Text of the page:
A- A A+
English Spanish
Upcoming Public Meetings COVID-19 Resources

Community Living Committee Minutes, August 2018

Community Living Committee
Thursday, August 9, 2018

10:30 a.m. to 12:30 p.m.
Hilton Garden Inn, Asheville, NC

Members Present: Kerri Eaker, Katherine Boeck, Allison Dodson, Joshua Gettinger, Brendon Hildreth, Aldea LaParr, Vicki Smith, Mya Lewis, Andrea Misenheimer, Christina Dupuch

Members Absent: Peggy Terhune, Sandra Terrell, James Stephenson, Kristy Locklear

Staff in Attendance: Philip Woodward, JoAnn Toomey, Yadira Vasquez, Letha Young, Shar’ron Williams, David Ingram

Guests: Michael Groves, Darcy Hildreth, Linda Kendall Fields, Janet Price-Ferrell, Jesse Smathers, Steve Strom, Jill Hinton, Erika Hagensen, Sheri Badger, Jim Laughman, Krista Brinkerhoff, Brittany Matney


Kerri Eaker opened the meeting welcoming the members and doing an icebreaker activity by asking them to name a song that’s on their mind.  Kerri recognized Michael Groves and Vicki Smith to thank them for their contributions to the committee and to NCCDD.

MOTION: Joshua Gettinger made the motion to approve the amended February minutes and the May minutes.  Katherine Boeck seconded the motion.  The motion was approved by unanimous vote.

Yadira provided the fiscal report.  The fiscal report was added to the mail-out booklet to help members see the reports before they come to the meetings.  She encouraged members to review it and ask questions.  Katherine asked her to go over each initiative’s current budget.

Initiative Updates:

Rethinking Guardianship: A Person-Centered Approach

Linda Kendall Fields provided an update and said the Division of Aging and Adult Services (DAAS) printed the Rethinking Guardianship: Building a Case for Less Restrictive Alternatives final report this year.  She mentioned the initiative’s continuing work with the Division of Social Services (DSS) and children who lose some protections when they age out of the foster care system.  The new initiative that started on July 1, 2018 with funds from Money Follows the Person (MFP) and the Transitions to Community Living Initiative (TCLI) will work with people with disabilities who live in facilities to transition to community living.  There will be listening sessions to examine the support needs of these individuals.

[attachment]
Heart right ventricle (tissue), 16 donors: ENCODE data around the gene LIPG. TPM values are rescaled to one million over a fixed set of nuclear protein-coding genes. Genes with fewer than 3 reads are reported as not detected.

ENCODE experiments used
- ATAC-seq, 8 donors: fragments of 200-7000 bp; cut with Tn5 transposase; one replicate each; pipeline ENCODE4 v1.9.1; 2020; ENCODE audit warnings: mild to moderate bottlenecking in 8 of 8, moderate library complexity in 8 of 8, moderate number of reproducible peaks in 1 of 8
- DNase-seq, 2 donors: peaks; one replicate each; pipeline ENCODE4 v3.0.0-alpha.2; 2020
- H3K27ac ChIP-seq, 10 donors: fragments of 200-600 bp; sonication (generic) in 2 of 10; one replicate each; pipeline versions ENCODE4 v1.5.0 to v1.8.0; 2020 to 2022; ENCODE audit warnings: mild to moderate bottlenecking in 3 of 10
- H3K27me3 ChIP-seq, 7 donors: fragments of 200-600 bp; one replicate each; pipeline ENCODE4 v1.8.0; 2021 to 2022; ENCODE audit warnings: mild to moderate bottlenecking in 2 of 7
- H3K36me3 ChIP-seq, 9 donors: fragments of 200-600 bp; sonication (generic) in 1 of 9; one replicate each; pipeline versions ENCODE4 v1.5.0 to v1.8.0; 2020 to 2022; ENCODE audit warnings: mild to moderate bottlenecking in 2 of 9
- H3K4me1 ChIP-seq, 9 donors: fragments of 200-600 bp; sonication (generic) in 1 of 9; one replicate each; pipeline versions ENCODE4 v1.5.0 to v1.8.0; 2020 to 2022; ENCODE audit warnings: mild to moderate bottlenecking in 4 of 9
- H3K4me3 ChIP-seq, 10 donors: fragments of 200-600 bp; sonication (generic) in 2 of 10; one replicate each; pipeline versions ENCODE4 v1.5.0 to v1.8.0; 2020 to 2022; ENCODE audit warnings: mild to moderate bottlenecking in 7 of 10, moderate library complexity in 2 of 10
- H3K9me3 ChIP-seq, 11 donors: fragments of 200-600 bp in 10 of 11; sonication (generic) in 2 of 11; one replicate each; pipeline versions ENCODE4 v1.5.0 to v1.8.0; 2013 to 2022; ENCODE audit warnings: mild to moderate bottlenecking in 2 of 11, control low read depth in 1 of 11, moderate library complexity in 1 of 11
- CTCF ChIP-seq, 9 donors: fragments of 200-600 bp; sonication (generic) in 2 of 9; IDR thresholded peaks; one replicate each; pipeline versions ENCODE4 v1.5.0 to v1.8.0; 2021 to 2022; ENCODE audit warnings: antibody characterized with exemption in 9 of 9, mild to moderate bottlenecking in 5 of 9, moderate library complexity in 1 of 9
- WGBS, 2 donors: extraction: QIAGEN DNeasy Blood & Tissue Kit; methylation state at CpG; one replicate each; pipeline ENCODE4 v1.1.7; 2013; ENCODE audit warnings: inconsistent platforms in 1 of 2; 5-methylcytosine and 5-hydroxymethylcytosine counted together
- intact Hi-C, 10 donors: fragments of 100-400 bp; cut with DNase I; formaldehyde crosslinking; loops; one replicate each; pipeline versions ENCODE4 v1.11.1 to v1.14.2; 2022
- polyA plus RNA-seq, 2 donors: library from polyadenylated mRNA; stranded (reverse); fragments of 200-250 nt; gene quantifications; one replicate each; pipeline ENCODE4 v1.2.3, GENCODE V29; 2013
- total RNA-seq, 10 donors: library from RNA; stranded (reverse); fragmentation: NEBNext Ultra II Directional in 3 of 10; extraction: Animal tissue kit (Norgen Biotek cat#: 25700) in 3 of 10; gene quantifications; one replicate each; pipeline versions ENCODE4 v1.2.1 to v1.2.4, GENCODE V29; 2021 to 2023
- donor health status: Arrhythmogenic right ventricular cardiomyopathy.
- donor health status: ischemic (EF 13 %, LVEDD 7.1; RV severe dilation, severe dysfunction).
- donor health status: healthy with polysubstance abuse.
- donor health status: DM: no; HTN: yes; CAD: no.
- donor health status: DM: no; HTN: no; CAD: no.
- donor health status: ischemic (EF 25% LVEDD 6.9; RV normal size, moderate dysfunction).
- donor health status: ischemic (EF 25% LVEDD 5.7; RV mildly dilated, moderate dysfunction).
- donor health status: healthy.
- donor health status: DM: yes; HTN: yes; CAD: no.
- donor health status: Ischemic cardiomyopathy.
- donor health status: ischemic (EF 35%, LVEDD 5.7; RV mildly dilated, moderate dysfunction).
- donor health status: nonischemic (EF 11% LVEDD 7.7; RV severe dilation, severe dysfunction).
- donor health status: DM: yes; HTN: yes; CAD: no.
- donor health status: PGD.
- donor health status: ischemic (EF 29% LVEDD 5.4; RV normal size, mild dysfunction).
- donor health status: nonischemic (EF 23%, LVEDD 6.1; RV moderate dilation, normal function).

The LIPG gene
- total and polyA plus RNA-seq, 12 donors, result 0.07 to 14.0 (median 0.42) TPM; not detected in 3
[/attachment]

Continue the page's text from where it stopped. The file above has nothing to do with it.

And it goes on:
Linda reported that she had a positive conversation with the Executive Committee of the Conference of Clerks, and they agreed to work on reforming North Carolina’s guardianship statute.  She said Judge Marion Warren of the Administrative Office of the Courts supports this effort, and she will report to the Rethinking Guardianship Steering Committee when it meets on August 21st

Joshua Gettinger said he can see the value of this initiative at the end of the 18 months, and he asked about long-term sustainability.  Linda mentioned that North Carolina will stay involved as one of the Working Interdisciplinary Network of Guardianship Stakeholders (WINGS) states in the network with American Bar Association oversight.

Katherine Boeck, Brendon Hildreth, and Kerri Eaker discussed specific situations or questions about various types of guardianship situations.  Linda responded that clerks are supposed to appoint a trusted individual who knows the person with a disability before appointing a guardian, but this is not equally applied across North Carolina’s 100 counties.

Natural Support Network Development